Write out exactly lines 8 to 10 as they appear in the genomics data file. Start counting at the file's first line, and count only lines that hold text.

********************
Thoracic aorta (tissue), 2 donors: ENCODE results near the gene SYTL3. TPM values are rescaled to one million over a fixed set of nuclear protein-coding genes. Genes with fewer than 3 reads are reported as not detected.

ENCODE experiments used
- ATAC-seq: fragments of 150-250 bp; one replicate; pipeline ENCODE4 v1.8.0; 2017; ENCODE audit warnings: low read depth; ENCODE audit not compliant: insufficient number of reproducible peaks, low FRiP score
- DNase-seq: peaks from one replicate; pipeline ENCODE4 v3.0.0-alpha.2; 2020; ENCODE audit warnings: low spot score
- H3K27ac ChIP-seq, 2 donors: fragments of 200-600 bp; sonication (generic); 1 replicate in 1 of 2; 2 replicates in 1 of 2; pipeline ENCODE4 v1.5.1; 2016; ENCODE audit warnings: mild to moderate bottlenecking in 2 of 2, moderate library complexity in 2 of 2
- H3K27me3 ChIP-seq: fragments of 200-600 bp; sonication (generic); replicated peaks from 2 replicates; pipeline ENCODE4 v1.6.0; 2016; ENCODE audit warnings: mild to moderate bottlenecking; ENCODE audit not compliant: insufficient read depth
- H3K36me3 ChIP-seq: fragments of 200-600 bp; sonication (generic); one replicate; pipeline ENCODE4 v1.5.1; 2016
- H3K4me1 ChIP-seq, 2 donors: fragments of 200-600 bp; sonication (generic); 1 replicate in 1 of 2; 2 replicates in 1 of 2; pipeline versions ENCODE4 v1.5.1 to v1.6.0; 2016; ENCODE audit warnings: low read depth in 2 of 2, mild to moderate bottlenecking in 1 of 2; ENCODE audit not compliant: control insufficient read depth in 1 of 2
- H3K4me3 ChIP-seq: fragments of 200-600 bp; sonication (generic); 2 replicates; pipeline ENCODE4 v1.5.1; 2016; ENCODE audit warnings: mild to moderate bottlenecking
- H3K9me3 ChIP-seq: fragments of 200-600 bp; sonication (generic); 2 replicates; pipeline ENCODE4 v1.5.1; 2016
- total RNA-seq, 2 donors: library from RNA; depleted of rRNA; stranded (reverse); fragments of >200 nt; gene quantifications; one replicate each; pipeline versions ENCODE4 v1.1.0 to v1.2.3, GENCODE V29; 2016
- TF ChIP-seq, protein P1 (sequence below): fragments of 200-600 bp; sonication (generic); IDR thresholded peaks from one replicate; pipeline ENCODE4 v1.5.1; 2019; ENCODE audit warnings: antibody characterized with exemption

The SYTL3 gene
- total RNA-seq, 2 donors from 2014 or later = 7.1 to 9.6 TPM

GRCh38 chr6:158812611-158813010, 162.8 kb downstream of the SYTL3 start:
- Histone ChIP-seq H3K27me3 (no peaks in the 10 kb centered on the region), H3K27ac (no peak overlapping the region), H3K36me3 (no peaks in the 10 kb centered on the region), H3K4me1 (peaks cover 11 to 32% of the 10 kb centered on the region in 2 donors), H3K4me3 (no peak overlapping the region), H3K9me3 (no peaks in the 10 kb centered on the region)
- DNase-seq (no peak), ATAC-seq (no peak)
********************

- H3K4me1 ChIP-seq, 2 donors: fragments of 200-600 bp; sonication (generic); 1 replicate in 1 of 2; 2 replicates in 1 of 2; pipeline versions ENCODE4 v1.5.1 to v1.6.0; 2016; ENCODE audit warnings: low read depth in 2 of 2, mild to moderate bottlenecking in 1 of 2; ENCODE audit not compliant: control insufficient read depth in 1 of 2
- H3K4me3 ChIP-seq: fragments of 200-600 bp; sonication (generic); 2 replicates; pipeline ENCODE4 v1.5.1; 2016; ENCODE audit warnings: mild to moderate bottlenecking
- H3K9me3 ChIP-seq: fragments of 200-600 bp; sonication (generic); 2 replicates; pipeline ENCODE4 v1.5.1; 2016